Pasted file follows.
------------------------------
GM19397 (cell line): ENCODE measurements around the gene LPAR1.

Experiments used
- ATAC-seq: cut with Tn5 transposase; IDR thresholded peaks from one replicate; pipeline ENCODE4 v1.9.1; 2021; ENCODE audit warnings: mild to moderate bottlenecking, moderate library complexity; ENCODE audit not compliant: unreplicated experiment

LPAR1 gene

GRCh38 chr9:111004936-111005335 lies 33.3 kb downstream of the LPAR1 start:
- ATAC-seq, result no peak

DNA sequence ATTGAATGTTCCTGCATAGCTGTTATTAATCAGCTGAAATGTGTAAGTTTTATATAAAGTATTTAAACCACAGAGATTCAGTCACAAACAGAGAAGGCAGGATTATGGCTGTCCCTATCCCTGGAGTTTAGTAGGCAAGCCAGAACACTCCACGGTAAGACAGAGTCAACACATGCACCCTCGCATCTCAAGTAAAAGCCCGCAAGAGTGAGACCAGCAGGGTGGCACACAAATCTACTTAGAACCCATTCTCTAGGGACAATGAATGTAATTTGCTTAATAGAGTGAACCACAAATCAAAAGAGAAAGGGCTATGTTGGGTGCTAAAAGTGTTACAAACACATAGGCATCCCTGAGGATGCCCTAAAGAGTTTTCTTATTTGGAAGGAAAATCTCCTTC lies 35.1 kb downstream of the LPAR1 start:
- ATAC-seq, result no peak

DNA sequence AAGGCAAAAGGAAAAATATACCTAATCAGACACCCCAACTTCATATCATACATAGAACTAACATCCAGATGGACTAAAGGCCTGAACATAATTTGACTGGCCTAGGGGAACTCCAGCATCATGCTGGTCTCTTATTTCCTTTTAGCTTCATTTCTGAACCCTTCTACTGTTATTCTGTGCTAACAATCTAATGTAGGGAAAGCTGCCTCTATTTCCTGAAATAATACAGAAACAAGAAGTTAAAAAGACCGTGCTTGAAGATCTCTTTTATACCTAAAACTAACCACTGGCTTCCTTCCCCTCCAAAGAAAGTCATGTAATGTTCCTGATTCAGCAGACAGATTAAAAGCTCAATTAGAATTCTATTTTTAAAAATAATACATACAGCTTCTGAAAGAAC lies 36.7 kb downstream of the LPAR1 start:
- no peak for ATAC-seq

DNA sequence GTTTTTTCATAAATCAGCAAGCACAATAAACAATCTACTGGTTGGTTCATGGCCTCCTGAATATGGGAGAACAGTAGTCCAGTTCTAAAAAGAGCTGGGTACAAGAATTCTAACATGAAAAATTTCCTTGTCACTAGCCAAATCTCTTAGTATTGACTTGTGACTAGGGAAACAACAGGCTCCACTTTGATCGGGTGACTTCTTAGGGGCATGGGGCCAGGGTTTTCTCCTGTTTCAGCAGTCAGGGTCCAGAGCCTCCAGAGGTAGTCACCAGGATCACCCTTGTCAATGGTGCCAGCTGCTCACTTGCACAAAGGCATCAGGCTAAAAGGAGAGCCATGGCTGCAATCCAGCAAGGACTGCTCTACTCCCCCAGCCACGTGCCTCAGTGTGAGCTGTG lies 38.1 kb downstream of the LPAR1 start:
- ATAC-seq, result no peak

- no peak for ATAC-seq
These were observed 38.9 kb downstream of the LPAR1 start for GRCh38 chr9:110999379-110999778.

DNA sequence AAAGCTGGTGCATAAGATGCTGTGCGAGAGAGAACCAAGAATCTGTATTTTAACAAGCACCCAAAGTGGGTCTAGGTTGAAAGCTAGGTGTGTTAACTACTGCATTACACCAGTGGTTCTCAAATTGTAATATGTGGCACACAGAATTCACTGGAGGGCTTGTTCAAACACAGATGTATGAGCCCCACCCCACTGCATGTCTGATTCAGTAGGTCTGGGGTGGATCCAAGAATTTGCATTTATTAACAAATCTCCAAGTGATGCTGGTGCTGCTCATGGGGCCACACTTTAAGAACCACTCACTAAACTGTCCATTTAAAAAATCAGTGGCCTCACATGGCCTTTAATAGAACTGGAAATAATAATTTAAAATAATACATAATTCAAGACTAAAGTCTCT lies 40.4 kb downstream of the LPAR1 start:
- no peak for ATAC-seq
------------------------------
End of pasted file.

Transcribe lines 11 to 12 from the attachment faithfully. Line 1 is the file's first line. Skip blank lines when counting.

DNA sequence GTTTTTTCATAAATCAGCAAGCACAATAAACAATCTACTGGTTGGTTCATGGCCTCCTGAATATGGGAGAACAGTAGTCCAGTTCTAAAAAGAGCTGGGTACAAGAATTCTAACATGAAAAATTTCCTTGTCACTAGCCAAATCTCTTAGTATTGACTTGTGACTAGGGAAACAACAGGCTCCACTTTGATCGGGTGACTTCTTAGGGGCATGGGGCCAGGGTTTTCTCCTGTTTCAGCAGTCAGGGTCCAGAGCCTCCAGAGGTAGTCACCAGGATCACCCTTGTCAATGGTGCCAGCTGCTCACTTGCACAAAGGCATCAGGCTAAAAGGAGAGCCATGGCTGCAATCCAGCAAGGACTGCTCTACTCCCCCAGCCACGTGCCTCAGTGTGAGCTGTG lies 38.1 kb downstream of the LPAR1 start:
- ATAC-seq, result no peak